According to another embodiment, the fixation points may be displayed more brightly than the other points. Other techniques for visually displaying distinctions between fixation points and non-fixation points may be used.

A relative difference in optical characteristics may also be used to indicate the magnitude of fixation points. For example, if a subject dwells at a first fixation point for a longer time than a second fixation point, the first fixation point may be relatively more transparent than the second fixation point, yet each may be more transparent than non-fixation points. Other optical characteristics can be used to distinguish among fixation points and to distinguish fixation points from non-fixation points.

To the extent a user fixates on different points or areas in a particular temporal order, the order of the fixation points may be visually indicated using attention points, either statically or dynamically. If static, the fixation points may be marked with numbers (or other indictors) to match the temporal ordering of one or more fixation points. If dynamic, a first fixation point may be highlighted as compared with other fixation points (e.g., displayed more transparently or more brightly). Then a second and other fixation points may be highlighted in a sequential fashion.

According to another aspect of the invention, a fixation point that is determined to correspond to an emotional response may be referred to as an interest point. One or more interest points may be displayed differently than fixation points that are not associated with an emotional response. Additionally, one interest point may be displayed differently than another interest point based on the determined emotional valence and/or arousal associated with the point or other differences. For example, a spotlight feature may be used to highlight one or more portions/areas of the visual stimulus that correspond to interest points. Characteristics of the interest point spotlights may vary to indicate the type and/or strength of a subject's emotional response associated with the fixation point.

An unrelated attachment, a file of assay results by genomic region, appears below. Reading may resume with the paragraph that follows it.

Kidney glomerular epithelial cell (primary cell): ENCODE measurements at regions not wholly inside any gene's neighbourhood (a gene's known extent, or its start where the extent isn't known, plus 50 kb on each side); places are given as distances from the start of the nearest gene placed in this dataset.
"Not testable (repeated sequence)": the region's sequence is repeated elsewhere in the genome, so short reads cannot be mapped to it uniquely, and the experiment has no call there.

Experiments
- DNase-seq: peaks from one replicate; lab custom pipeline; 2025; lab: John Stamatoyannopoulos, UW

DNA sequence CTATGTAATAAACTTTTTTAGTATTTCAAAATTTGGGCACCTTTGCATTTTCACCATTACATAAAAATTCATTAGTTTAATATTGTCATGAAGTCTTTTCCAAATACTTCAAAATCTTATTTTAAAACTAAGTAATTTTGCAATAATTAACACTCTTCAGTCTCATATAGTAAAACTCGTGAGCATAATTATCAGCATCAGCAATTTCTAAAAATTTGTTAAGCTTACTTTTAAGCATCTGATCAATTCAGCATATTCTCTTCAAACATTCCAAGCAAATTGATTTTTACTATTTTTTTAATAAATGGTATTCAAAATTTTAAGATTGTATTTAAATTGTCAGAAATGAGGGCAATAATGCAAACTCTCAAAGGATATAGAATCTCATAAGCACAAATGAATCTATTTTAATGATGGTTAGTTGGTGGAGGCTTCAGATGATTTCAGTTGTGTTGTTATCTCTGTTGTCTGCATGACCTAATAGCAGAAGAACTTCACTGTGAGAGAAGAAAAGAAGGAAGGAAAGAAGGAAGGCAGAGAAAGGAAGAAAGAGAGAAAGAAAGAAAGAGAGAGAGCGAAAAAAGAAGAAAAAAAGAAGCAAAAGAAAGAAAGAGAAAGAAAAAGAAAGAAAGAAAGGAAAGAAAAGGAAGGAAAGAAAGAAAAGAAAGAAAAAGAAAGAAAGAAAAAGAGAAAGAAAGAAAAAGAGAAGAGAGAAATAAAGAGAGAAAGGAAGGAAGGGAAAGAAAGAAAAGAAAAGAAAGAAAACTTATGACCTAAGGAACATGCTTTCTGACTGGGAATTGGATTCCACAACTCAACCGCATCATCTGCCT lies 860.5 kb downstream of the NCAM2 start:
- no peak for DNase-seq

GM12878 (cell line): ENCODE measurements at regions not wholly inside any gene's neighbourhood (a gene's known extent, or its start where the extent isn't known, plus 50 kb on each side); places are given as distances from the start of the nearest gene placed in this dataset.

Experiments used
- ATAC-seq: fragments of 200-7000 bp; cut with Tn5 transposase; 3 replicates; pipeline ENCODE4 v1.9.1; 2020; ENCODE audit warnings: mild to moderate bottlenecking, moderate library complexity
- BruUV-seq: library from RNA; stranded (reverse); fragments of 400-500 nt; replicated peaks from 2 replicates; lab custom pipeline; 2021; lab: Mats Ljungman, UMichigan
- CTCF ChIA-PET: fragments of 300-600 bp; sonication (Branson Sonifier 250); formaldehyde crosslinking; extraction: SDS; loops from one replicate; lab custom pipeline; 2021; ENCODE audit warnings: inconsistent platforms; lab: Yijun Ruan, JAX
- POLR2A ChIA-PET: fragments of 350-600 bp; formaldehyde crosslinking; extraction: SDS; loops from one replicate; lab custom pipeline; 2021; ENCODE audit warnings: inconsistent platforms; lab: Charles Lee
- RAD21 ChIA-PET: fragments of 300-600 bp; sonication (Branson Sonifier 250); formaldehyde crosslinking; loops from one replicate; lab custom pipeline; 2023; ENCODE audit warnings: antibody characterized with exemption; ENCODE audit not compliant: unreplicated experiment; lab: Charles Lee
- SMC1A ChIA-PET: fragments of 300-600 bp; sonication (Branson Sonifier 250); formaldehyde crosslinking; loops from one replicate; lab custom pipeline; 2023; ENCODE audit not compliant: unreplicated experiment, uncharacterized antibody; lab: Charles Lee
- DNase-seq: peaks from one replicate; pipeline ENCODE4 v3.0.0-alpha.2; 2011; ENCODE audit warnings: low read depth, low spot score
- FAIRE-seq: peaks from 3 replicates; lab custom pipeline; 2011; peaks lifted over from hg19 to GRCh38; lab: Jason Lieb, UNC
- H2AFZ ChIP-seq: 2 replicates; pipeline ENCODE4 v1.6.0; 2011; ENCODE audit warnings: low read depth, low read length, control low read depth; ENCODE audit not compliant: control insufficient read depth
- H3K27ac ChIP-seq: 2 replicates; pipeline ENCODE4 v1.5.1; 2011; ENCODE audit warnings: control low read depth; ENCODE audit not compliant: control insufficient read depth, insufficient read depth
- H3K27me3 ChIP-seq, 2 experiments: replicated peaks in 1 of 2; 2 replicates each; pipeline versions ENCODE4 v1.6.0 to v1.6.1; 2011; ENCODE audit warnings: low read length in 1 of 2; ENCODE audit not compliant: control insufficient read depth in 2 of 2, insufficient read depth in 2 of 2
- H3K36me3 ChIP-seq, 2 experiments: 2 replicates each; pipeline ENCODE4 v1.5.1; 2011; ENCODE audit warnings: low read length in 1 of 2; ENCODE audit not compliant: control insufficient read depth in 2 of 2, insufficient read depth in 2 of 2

Emotional response information 810 may be displayed simultaneously with visual attention information 800. The emotional response information 810 may include an overall emotional response based on the subject's response to the stimulus (or stimuli) and/or area related emotional response information corresponding to portions of one or more stimuli. For example, a more detailed level of emotional response may be provided by separately displaying emotional response information for one or more fixation points. As shown in FIG. 6, by way of example only, an emotional response meter may show the emotional valence and/or arousal for one or more fixation points. Emotional valence may also be displayed for interest points, spotlights, and/or attention points.

Textual information may be included at various locations on the report, if desired.

FIG. 7 illustrates some options for display of visual attention information and emotional response information. Various permutations of these features may be used together. Not all features need be used in all cases.

For example, the visual attention information may include a gaze plot (with or without the spotlight feature, attention points, interest points). A gaze plot, if used, may illustrate a scan path corresponding to the subject's eye movements, fixation points, and/or interest points. The visual attention information may be for one or more stimuli at a time. The visual attention information may be static or dynamic. A dynamic display may include a sequence of individual displays (e.g., a slide show mode), animated playback, one or more videos and/or other dynamic displays.

Some output (e.g., reports) may be automatically generated according to one or more templates. Various templates and/or template parameters may be pre-stored in the system. Pre-stored templates can be selected and/or modified (e.g., by an administrative user, test-study leader or other entity). New templates may also be created and stored.